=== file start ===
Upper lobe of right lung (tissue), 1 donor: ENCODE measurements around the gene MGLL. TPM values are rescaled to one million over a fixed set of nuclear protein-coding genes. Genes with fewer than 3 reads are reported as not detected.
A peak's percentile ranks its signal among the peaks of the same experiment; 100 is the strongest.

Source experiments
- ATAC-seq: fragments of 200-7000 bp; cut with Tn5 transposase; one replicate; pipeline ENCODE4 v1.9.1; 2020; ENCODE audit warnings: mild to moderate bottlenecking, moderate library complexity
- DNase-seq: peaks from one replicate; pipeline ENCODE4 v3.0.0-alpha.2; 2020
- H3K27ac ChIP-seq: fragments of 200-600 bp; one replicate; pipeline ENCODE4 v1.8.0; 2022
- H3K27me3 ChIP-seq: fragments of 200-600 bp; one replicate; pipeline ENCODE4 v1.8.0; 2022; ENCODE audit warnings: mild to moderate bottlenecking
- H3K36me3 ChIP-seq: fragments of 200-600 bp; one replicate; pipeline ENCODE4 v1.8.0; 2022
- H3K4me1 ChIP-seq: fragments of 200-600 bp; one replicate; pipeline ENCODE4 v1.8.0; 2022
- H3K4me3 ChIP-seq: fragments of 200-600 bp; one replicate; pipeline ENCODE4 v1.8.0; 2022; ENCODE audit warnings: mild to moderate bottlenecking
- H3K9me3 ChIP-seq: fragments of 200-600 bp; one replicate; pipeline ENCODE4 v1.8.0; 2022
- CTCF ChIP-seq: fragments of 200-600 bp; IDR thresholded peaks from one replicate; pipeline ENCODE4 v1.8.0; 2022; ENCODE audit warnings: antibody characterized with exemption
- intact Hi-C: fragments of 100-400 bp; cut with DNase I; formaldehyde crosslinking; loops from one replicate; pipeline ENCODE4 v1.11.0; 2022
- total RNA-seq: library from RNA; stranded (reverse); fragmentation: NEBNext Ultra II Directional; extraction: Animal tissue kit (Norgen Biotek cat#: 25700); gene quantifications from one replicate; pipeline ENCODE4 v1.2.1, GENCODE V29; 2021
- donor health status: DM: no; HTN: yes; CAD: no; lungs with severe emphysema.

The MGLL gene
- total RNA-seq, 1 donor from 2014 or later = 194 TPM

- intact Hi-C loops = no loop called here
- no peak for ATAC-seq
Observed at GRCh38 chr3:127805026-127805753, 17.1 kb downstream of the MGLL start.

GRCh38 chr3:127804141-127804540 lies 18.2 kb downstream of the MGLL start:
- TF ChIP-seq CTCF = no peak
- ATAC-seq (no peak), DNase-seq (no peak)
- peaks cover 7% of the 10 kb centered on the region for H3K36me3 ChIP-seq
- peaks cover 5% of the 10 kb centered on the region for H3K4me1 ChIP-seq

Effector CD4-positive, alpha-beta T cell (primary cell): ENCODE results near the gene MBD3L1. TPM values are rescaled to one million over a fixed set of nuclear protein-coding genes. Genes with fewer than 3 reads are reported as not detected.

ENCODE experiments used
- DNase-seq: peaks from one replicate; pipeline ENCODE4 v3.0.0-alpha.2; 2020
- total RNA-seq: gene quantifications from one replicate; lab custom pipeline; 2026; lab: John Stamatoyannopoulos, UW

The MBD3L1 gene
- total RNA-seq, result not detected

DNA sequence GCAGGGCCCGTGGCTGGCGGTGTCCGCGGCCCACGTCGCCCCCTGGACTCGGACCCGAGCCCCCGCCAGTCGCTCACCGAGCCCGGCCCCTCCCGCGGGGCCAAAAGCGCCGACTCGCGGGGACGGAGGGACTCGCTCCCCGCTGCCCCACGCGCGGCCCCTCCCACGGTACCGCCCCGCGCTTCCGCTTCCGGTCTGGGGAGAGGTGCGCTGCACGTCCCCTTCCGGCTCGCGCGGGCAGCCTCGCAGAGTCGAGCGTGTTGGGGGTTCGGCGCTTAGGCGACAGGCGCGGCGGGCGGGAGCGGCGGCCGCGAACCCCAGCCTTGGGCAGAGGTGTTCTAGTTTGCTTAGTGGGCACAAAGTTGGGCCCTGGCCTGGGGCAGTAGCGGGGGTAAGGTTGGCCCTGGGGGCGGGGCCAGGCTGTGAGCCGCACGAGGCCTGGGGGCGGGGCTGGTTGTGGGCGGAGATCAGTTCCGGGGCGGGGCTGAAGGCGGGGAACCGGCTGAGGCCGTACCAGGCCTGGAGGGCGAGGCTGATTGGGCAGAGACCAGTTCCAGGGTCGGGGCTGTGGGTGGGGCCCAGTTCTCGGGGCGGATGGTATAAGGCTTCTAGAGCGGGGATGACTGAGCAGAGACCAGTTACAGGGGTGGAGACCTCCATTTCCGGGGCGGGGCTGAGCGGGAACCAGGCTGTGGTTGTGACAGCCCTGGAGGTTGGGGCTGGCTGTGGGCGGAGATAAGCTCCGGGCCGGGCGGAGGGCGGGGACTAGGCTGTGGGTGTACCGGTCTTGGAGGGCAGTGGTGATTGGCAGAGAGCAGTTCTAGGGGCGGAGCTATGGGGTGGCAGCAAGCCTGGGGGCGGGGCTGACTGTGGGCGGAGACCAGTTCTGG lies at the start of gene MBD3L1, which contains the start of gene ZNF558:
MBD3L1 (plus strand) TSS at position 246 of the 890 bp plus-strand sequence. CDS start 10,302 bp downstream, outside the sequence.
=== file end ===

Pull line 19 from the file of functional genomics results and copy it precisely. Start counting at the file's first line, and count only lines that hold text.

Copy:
- no peak for ATAC-seq